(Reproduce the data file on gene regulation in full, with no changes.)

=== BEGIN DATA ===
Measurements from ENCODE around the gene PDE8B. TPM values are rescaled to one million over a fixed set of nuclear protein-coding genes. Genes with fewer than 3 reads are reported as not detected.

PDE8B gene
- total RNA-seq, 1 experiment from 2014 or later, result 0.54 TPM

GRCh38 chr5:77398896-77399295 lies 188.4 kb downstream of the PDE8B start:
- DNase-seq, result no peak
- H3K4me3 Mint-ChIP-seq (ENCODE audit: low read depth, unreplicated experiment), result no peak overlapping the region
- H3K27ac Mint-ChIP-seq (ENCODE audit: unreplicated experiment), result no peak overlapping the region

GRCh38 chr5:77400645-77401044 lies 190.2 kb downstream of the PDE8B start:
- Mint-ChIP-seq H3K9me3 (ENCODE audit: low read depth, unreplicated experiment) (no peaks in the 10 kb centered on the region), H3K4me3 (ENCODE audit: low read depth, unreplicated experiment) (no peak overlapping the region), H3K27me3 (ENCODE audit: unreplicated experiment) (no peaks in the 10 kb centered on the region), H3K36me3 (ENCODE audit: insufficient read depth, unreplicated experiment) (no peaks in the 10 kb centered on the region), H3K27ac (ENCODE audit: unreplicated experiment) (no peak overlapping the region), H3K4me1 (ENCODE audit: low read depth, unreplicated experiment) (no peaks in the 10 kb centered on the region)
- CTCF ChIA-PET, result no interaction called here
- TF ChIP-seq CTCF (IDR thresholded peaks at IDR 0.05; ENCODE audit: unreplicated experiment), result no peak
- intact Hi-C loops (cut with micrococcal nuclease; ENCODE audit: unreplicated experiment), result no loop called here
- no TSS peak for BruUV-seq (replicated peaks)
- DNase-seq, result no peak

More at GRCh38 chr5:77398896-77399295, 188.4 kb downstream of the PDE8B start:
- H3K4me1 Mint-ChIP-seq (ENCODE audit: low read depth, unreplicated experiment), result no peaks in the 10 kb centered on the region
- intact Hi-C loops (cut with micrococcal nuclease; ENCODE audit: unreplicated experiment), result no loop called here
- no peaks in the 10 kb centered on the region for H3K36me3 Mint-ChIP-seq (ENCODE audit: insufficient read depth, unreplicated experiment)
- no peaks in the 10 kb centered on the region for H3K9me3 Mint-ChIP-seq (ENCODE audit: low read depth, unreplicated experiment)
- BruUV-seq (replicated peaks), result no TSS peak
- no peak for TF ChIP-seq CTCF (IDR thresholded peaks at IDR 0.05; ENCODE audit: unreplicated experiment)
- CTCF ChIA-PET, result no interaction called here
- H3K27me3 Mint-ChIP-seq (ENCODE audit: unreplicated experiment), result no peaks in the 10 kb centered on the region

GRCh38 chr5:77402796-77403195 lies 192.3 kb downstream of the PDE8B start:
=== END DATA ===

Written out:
Measurements from ENCODE around the gene PDE8B. TPM values are rescaled to one million over a fixed set of nuclear protein-coding genes. Genes with fewer than 3 reads are reported as not detected.

PDE8B gene
- total RNA-seq, 1 experiment from 2014 or later, result 0.54 TPM

GRCh38 chr5:77398896-77399295 lies 188.4 kb downstream of the PDE8B start:
- DNase-seq, result no peak
- H3K4me3 Mint-ChIP-seq (ENCODE audit: low read depth, unreplicated experiment), result no peak overlapping the region
- H3K27ac Mint-ChIP-seq (ENCODE audit: unreplicated experiment), result no peak overlapping the region

GRCh38 chr5:77400645-77401044 lies 190.2 kb downstream of the PDE8B start:
- Mint-ChIP-seq H3K9me3 (ENCODE audit: low read depth, unreplicated experiment) (no peaks in the 10 kb centered on the region), H3K4me3 (ENCODE audit: low read depth, unreplicated experiment) (no peak overlapping the region), H3K27me3 (ENCODE audit: unreplicated experiment) (no peaks in the 10 kb centered on the region), H3K36me3 (ENCODE audit: insufficient read depth, unreplicated experiment) (no peaks in the 10 kb centered on the region), H3K27ac (ENCODE audit: unreplicated experiment) (no peak overlapping the region), H3K4me1 (ENCODE audit: low read depth, unreplicated experiment) (no peaks in the 10 kb centered on the region)
- CTCF ChIA-PET, result no interaction called here
- TF ChIP-seq CTCF (IDR thresholded peaks at IDR 0.05; ENCODE audit: unreplicated experiment), result no peak
- intact Hi-C loops (cut with micrococcal nuclease; ENCODE audit: unreplicated experiment), result no loop called here
- no TSS peak for BruUV-seq (replicated peaks)
- DNase-seq, result no peak

More at GRCh38 chr5:77398896-77399295, 188.4 kb downstream of the PDE8B start:
- H3K4me1 Mint-ChIP-seq (ENCODE audit: low read depth, unreplicated experiment), result no peaks in the 10 kb centered on the region
- intact Hi-C loops (cut with micrococcal nuclease; ENCODE audit: unreplicated experiment), result no loop called here
- no peaks in the 10 kb centered on the region for H3K36me3 Mint-ChIP-seq (ENCODE audit: insufficient read depth, unreplicated experiment)
- no peaks in the 10 kb centered on the region for H3K9me3 Mint-ChIP-seq (ENCODE audit: low read depth, unreplicated experiment)
- BruUV-seq (replicated peaks), result no TSS peak
- no peak for TF ChIP-seq CTCF (IDR thresholded peaks at IDR 0.05; ENCODE audit: unreplicated experiment)
- CTCF ChIA-PET, result no interaction called here
- H3K27me3 Mint-ChIP-seq (ENCODE audit: unreplicated experiment), result no peaks in the 10 kb centered on the region

GRCh38 chr5:77402796-77403195 lies 192.3 kb downstream of the PDE8B start: